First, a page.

Latest F1 news in brief
- Two more teams conclude 2009 winter
- 'Rift' opens between F1 teams, authorities
- New points system sparks more questions than praise
- Todt severs last ties to Ferrari
- Brawn car 'not illegal' - Barrichello
Two more teams conclude 2009 winter
(GMM) Brawn GP, whose new name was being rubber-stamped by the FIA in Paris, returned to the top of the test timesheets on Tuesday as the Brackley based team's short winter program concluded at Jerez.
Jenson Button outpaced Williams' Nico Rosberg - who ended his pre-season with a crash - by two tenths.
Williams will conclude its winter program with Kazuki Nakajima on Wednesday and Thursday, as Brackley based Brawn and Renault now return to their respective headquarters in readiness for the trek to Australia.
McLaren is also staying at Jerez until Thursday. World champion Lewis Hamilton continued the British team's poor form on Tuesday by being the slowest of the four runners.
It is clear the Mercedes-powered team is working hard to overcome its problems with the rear of the MP4-24. On Tuesday 24-year-old Hamilton's diffuser bore a green tinge, with the team again reverting to using liquid dye to trace airflow.
'Rift' opens between F1 teams, authorities
(GMM) The F1 teams' alliance FOTA reacted with "disappointment and concern" to the new FIA rules for 2010.
Headlining the World Motor Sport Council's decisions taken in Paris on Tuesday were the voluntary 33m euro budget cap for next year, and the immediate overhaul of the points system to crown the winningest driver 2009 champion.
"FOTA would like to express its disappointment and concern at the fact that these (decisions) have been taken in a unilateral manner," Ferrari and FOTA president Luca di Montezemolo said in a statement.
The Italian added that the budget cap risks "turning on its head the very essence of formula one and the principles that make it one of the most popular and appealing sports".
Montezemolo said FOTA will "study closely the new situation" and "do everything" to provide stability in F1 "without continuous upheaval, that can be perplexing and confusing for car manufacturers, teams, the public and sponsors".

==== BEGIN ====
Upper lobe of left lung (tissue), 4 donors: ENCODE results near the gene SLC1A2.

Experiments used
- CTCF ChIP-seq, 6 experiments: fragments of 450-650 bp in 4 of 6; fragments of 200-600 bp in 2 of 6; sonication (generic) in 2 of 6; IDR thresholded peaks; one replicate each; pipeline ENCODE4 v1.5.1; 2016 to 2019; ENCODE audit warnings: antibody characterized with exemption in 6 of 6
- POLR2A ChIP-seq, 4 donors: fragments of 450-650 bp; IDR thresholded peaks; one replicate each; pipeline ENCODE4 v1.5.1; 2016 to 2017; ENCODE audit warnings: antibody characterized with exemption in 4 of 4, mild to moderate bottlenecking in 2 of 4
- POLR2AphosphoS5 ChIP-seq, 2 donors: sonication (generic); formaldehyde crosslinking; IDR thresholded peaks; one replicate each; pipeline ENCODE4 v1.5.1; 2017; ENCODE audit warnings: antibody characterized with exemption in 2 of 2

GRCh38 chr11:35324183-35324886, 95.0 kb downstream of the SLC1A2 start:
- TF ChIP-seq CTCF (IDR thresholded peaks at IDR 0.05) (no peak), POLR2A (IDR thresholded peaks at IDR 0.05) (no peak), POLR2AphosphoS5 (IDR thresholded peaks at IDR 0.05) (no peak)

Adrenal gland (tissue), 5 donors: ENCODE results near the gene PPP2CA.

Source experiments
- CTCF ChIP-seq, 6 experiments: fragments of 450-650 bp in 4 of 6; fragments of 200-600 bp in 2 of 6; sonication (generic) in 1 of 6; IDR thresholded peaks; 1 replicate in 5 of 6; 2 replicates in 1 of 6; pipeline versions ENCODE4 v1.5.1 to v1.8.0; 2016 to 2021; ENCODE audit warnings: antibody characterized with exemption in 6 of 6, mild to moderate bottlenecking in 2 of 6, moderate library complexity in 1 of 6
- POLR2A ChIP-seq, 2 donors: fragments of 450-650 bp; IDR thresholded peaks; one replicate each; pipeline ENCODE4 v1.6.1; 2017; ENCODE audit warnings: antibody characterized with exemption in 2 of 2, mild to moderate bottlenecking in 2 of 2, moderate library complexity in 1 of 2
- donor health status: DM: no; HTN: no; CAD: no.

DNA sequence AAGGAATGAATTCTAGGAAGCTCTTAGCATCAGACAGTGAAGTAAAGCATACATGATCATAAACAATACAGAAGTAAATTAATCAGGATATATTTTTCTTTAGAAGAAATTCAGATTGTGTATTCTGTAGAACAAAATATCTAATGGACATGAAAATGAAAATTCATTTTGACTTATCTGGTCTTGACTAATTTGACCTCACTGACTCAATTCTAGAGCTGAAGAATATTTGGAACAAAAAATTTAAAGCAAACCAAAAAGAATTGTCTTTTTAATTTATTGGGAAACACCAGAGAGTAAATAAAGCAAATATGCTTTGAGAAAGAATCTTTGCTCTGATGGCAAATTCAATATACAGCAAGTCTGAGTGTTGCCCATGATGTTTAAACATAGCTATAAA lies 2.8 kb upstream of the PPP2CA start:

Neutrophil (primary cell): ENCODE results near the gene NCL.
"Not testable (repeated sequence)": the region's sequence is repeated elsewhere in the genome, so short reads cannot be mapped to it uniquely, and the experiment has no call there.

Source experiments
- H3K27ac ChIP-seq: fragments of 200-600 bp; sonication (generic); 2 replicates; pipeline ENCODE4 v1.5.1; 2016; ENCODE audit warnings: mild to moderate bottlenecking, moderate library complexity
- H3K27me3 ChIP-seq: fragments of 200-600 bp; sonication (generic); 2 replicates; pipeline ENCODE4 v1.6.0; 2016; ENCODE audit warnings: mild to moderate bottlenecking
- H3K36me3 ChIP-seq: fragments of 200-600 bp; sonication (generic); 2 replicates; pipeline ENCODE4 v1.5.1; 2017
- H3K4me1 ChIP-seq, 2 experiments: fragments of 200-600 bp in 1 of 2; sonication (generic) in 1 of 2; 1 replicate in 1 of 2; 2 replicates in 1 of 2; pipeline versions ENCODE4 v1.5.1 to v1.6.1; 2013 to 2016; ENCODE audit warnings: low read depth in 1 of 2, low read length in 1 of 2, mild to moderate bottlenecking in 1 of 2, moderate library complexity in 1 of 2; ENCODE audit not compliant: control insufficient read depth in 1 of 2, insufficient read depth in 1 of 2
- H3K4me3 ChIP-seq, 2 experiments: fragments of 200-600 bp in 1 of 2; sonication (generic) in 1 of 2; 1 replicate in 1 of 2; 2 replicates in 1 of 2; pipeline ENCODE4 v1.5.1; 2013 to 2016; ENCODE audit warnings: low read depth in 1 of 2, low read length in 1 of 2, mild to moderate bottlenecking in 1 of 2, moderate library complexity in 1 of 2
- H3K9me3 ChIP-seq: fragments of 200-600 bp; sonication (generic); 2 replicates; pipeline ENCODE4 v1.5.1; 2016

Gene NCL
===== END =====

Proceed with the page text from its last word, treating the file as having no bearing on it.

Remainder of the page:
FIA president Max Mosley on Tuesday acknowledged that the rules had been drawn up without first seeing FOTA's finalized proposals.
"We cannot wait," he insisted, "because new teams wishing to enter the 2010 championship will need to start work immediately."
The masterstroke of Mosley's scheme is that teams have been offered the option of retaining unlimited budgets with the current rules remaining stable until at least 2012, making it appear as if FOTA's objection is to the smaller budget-capped teams being offered more technical freedoms.
Indeed, as some of the FOTA teams are those who would benefit most from the 33m euro budget cap, The Times newspaper claims that the rules have been "cautiously welcomed" by some teams "outside of Ferrari and McLaren".
The Times speculates that Mosley and Bernie Ecclestone are using the initiative to "help to split FOTA", while the Financial Times referred to the new situation as a "dangerous rift".
F1 chief executive Ecclestone said: "What team can afford not to accept the new proposal?"
New points system sparks more questions than praise
(GMM) The FIA's decision to overhaul the points system for 2009 was not widely welcomed in F1 circles.
Although the principle is simply to crown the winningest driver world champion, rather than he with the most points, the F1 teams' alliance FOTA only wanted to increase from 2 to 3 points the gap between first and second places.
FOTA said its rejected proposal was based on a global audience survey across 17 countries, raising the question of why the FIA instead plumped for a variation of Bernie Ecclestone's 'medals' idea.
"It would be a shame if, while encouraging drivers to do what they are paid handsomely to do by winning races, the FIA has adopted its own flawed scheme purely to snub the teams and keep them in line," a report in the Guardian newspaper said.